Dear Grace Church Family,
Last night the Episcopal Churches in Jersey City (aka JCAM) held the first in a series of three meetings to discuss Michelle Alexander’s The New Jim Crow. The book offers a stunning summary of the history of institutional racism in the United States. It begins with Jim Crow Laws enacted after the Reconstruction period in the South and goes through the national War on Drugs which led to our current sky rocketing incarceration rates. Even though the percentage of drug users among whites and people of color is relatively the same, low income people of color are convicted for drug crimes much more frequently than whites. Even though the vast majority of these convictions are for non-violent offenses, after serving time, former prisoners’ access to employment and housing becomes extremely limited and their voting rights are taken away. Alexander points to the national shift from the overt racism of Jim Crow to the professed cultural color blindness that makes discussing today’s institutionalized racism through incarceration taboo.
Reading this book alone in my room had the effect on me that boiling water has on spaghetti. I’d swim around on top of it for a few minutes, absorbing, then quickly grow limp or turn into paste. While the question, “What can I do about this huge problem?” swirled in my head unanswered, I felt as useful as snow boots in Nevada.
At the book group meeting on Wednesday, every person of color had a story about facing racism. A member of one vestry told the story of her son being put in the back of a police car and being told to point out the drug dealers even though there was no evidence to suspect that he was involved with drugs or knew any of the people on the street. Another woman told the story of her husband being stopped and frisked for no apparent reason while yet another woman’s husband was taken to a police precinct under the suspicion that he had stolen his own car. The list went on and it was clear everyone who shared had too many stories to be able to share them all.
You’d think that if Michelle Alexander’s book was overwhelming that hearing personal stories from our church family about facing racism, usually alone, would be just as overwhelming if not more so. But strangely, their stories anchored me and I was reminded about how powerful listening really is. Instead of scrambling fruitlessly to find the big answer I found something small, human shaped and true that bound everyone at the table closer.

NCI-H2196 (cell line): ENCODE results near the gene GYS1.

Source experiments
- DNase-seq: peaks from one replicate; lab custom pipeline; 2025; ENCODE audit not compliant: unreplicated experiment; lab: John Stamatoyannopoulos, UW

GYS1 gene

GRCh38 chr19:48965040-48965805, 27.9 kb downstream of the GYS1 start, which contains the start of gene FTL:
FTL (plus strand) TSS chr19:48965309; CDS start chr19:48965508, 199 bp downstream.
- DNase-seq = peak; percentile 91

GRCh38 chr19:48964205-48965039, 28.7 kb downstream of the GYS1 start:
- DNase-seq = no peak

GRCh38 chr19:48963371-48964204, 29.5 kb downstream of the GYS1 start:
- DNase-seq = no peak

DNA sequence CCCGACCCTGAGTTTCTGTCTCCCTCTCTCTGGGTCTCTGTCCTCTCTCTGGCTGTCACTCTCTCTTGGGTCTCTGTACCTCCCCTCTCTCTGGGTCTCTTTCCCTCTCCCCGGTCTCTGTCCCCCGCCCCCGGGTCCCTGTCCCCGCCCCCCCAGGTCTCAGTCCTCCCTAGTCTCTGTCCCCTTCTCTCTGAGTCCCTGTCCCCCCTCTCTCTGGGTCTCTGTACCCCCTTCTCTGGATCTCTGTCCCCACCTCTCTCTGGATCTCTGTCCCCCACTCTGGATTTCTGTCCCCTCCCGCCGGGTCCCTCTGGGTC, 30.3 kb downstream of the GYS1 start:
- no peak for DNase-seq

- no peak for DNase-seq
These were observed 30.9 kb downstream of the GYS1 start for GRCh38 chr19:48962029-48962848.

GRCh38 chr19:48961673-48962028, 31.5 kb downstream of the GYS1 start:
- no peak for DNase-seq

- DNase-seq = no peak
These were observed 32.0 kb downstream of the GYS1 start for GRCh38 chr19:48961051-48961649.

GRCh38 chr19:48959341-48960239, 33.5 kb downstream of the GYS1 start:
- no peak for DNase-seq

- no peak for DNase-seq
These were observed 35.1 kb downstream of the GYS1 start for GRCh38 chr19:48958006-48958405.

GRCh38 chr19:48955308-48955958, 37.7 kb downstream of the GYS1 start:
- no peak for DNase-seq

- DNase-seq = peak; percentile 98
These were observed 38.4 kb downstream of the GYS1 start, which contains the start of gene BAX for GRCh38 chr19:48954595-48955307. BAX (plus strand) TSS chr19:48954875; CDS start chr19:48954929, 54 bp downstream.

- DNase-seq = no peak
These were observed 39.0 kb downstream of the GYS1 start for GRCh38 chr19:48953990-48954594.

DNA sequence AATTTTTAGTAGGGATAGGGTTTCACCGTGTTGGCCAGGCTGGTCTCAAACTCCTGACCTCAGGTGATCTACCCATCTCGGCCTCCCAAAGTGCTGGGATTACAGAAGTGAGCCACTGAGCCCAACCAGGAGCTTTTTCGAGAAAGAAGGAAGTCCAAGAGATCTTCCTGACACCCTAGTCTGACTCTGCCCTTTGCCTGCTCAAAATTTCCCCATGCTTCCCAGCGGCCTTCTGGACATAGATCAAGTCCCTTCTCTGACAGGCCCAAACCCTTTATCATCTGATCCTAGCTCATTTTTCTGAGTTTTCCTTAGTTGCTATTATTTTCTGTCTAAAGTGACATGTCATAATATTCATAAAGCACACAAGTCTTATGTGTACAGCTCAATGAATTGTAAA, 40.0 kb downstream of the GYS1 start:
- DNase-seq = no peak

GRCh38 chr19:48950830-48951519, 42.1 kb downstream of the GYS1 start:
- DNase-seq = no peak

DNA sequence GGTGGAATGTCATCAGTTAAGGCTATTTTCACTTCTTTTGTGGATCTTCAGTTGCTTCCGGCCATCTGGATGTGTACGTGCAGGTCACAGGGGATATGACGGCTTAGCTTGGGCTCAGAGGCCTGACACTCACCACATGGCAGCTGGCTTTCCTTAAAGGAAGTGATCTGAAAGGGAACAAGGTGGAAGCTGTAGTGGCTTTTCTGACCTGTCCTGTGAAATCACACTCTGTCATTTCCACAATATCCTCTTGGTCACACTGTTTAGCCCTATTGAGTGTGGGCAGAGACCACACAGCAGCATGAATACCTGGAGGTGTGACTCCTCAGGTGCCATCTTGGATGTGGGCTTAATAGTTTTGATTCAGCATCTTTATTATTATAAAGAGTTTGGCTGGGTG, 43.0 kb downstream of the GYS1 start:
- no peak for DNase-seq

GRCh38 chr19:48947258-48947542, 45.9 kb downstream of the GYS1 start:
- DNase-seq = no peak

A life time ago I was a campus minister at Stevens Institute of Technology. There was a Roman Catholic priest on campus too, who took me under his wing, invited me to participate in weekly mass and even lead Bible study with his student group. This was when Rosemary and I were preparing to get married at our church, long before that was legal. I couldn’t imagine not inviting my Roman Catholic mentor to the celebration. So risking his shock and dismay by coming out to him, I did just that.
Rose and I got married. Instead of a license that gave us access to legal rights as a couple, we had a certificate signed by the hundred and twenty six people who came, including the Roman Catholic priest from Stevens. He came to the celebration in his collar. His courage humbled me.
A group of students approached me on behalf of an Evangelical group on campus. They’d heard I was gay, told me that my life was incompatible with the Gospel and that I was an unwholesome representative of the Christian faith. They told me I should leave campus. I stayed but I was miserable.
I remember my own priest walking with me up to my office at Stevens for no good reason except that it was all he could do. How was he going to protect me from a demanding, homophobic student group? Of course he couldn’t. But he was there. He bore witness to my pain and loved me.
Even now I draw strength from these memories.
Listening to each other’s stories, bearing witness to each other’s pain, and walking together are powerful. If you want to try it, a good place to start is reading Michelle Alexander’s book and coming to the next meeting. Maybe you’ll leave with a little more strength to be a sign of God’s healing love in a hurting world.